PAR or Planed All Round is one of the most common timber terms that, like the name suggests, means that the timber has been planed on all faces. This gives a flat, uniform finish to all the surfaces and sides. Benches and seating are most often specified with this finish type. This is because it is safest for human touch and aesthetically appealing. A good example where you can see the PAR finish is on the Accrington Town Hall War Memorial project. The photos clear show the smooth radius edges on the timber seating.
PR or Pencil Round refers to the finish on the corners of the wood piece. A straight edge is susceptible to spelks and is simply not comfortable to sit on, and so is not generally desirable for benches and seating. The corners are rounded off with a router and then given a light sand to ensure the best finish. Most seating is specified with pencil rounded edges, but the size of the radius can vary. We can pencil round timber from 3 mm up to 25 mm, but our normal is 6 mm.
Standard finishing generally refers to PAR timber that has been sanded up to 80 grit. This gives the timber a smooth-to-touch feel and is suitable for all types of outdoor seating and benches.
Polished finish is a finer version of SF timber. The grit used to sand the timber is much finer than 80 grit used in an SF finish, so the resulting finish is much smoother. It is rarely used in the outdoor furniture market due to the added cost and the weathering side that will ruin the finish in time. It may be an option though if the bench or seating is situated in a sheltered area such as under a canopy.
This term refers to the state of wood when it comes out of the sawmill, pre-planing or finishing of any type. It frequently has saw lines on it, and although straight, is rough to touch, and not safe for benches. Depending on the size of the timber, it will either have straight (band saw) cut lines or circular (circular saw) lines. This finish is rarely sent out for projects mainly due to the poor aesthetics and safety issues. It does not look the best, but if a post-industrial appearance is required it may be an option. It is much cheaper than other finishes. For more information on Rough Sawn timber, this blog may be of interest,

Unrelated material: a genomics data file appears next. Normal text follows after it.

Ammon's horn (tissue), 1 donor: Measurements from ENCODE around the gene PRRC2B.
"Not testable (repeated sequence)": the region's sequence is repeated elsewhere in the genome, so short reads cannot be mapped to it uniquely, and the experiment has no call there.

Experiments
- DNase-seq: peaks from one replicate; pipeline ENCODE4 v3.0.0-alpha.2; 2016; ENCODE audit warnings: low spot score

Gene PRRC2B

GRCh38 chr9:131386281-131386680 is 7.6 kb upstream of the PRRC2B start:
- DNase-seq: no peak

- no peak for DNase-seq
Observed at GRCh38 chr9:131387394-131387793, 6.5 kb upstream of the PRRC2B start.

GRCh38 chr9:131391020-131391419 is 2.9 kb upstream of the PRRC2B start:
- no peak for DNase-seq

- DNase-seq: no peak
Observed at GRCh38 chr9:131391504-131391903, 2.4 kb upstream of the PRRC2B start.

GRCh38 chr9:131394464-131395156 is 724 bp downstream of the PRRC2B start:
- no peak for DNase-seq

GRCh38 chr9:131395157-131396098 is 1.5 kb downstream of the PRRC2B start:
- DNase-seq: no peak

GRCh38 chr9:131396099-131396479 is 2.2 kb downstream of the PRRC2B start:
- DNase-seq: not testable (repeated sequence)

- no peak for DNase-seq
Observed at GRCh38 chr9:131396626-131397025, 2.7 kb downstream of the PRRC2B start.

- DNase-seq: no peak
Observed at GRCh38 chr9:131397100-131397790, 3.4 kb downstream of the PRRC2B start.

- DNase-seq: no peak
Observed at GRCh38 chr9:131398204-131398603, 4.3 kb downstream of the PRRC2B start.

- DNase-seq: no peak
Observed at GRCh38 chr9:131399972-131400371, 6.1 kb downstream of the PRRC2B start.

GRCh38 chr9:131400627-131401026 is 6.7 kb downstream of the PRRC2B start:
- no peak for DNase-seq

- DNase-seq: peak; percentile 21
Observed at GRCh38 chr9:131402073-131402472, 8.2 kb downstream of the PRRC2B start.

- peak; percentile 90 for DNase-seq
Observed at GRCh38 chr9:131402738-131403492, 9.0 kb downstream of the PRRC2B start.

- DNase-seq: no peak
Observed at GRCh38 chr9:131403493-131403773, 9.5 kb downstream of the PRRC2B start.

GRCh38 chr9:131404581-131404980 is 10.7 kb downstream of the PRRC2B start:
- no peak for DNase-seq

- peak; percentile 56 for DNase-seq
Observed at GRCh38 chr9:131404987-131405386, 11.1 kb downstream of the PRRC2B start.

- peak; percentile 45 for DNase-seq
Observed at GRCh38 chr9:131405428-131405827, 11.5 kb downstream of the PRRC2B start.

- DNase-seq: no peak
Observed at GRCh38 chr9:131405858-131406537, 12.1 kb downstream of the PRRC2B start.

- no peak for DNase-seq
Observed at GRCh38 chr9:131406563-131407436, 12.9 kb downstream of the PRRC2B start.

Most of these timber terms refer to furniture, however this term refers to a finish more common in the flooring industry. Old floorboards were planed flat by hand, and as the blades had a slight curve to them, it was not possible to get the timber completely flat. This gives a beautiful ripple effect to the timber and although expensive, is a very appealing finish. The fact that it is rarely used does not mean that it should not be used. In fact, we welcome opportunities to produce more timber street furniture with this finish as it does have a unique aesthetic.
Again, rarely used, this is a term more often used when referring to softwood finishes and is very striking. It is probably the most distinctive of these timber terms. To achieve this finish, a high-power wire brush is taken over the surface of the wood. This rips out the soft summer growth and leaves the hard winter growth standing on the surface. This makes the wood grain stand out much starker than before and creates an impressive finish for a softwood bench. The finish does not work so well with hardwoods due to the tighter grain. However hardwoods will still have an attractive worn look.